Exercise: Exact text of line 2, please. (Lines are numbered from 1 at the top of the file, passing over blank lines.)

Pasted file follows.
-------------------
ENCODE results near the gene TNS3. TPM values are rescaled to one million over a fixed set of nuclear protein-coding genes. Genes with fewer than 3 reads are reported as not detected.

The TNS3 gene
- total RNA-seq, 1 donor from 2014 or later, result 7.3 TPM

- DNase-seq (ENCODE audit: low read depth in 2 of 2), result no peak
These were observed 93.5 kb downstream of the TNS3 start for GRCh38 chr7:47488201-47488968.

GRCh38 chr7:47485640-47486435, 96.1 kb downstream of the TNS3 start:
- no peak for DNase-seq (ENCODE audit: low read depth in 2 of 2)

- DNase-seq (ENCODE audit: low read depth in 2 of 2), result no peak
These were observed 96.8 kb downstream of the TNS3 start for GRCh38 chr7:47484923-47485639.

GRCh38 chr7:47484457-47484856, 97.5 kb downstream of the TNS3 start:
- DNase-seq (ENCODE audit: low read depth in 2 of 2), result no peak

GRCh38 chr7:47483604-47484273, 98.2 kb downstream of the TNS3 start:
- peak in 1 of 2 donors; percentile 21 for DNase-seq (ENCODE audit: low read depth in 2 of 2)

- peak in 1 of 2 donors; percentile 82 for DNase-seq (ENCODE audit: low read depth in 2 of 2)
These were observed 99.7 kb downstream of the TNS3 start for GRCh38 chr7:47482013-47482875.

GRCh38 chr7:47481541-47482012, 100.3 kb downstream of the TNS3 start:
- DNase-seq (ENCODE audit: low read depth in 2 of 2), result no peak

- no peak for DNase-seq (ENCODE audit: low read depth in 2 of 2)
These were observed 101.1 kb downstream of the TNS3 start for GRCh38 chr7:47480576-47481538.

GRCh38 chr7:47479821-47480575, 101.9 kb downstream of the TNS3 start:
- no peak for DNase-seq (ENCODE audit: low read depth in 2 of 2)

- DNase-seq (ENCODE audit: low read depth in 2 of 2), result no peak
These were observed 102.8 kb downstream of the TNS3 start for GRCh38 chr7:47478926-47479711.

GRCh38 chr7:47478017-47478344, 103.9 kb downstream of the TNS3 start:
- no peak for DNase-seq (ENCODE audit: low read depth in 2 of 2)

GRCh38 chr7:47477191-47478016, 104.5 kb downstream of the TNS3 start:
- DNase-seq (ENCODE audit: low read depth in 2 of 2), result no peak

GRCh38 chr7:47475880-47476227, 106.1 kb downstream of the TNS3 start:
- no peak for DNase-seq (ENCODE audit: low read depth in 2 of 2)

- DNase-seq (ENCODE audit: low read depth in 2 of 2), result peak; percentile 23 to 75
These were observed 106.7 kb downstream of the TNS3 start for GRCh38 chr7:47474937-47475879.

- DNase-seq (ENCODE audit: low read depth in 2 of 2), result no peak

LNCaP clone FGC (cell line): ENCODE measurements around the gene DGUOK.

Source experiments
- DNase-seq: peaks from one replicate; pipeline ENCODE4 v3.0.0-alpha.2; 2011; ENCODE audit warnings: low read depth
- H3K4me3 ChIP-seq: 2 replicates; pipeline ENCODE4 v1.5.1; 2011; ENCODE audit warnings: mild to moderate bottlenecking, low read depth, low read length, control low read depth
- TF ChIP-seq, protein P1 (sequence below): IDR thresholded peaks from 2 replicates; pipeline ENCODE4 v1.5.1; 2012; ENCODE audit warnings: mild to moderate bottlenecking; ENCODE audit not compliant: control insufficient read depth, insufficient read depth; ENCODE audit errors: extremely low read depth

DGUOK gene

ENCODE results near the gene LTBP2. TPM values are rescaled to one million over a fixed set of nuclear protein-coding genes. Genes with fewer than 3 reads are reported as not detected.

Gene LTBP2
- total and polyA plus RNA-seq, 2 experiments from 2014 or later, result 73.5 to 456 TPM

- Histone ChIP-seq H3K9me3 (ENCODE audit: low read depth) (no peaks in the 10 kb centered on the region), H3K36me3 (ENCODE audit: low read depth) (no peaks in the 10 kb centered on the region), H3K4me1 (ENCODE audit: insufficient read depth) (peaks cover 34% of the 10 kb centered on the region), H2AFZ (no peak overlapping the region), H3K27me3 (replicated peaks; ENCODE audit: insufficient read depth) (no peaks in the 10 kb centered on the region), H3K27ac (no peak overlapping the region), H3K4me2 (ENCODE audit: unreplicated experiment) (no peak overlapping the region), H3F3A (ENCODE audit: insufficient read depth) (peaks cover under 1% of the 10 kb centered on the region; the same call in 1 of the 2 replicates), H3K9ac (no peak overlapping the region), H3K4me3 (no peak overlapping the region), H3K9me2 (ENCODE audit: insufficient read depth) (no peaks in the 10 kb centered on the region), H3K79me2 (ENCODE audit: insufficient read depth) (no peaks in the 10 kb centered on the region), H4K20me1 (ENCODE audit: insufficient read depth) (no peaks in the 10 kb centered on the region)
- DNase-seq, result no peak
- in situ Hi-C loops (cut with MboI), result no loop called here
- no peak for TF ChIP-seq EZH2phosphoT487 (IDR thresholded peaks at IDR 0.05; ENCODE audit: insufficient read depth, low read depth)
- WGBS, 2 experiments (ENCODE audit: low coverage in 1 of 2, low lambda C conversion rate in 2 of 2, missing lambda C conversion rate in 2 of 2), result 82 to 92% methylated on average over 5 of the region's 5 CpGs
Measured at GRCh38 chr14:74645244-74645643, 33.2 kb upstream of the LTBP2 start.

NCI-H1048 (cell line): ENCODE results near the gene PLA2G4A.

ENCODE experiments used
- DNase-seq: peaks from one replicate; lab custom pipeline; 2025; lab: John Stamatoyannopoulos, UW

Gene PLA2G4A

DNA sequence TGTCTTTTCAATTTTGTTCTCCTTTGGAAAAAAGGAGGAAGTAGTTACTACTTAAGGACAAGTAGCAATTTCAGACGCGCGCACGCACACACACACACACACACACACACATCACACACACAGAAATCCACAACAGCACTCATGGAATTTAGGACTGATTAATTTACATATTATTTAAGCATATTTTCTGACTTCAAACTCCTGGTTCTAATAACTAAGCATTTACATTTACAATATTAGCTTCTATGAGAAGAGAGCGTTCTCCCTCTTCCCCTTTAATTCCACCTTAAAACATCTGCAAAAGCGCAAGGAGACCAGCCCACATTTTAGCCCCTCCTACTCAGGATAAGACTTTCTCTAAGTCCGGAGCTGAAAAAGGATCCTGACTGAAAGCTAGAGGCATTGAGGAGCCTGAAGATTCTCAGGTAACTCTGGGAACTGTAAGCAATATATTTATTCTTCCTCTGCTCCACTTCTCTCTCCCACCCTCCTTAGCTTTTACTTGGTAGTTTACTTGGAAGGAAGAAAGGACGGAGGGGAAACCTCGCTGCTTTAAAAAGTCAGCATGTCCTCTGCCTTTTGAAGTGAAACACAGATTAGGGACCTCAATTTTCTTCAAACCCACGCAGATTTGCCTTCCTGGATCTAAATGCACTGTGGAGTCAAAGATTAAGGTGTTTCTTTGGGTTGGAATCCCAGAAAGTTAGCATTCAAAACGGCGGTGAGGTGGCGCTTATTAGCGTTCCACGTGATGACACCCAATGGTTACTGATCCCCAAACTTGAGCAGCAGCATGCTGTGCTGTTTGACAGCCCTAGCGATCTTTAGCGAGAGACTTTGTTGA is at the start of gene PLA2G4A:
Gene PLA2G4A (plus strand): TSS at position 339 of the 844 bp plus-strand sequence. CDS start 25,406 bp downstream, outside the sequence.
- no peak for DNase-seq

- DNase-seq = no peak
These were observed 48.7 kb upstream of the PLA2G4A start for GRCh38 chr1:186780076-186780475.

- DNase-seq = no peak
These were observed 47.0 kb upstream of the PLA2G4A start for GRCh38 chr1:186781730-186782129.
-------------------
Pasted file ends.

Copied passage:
The TNS3 gene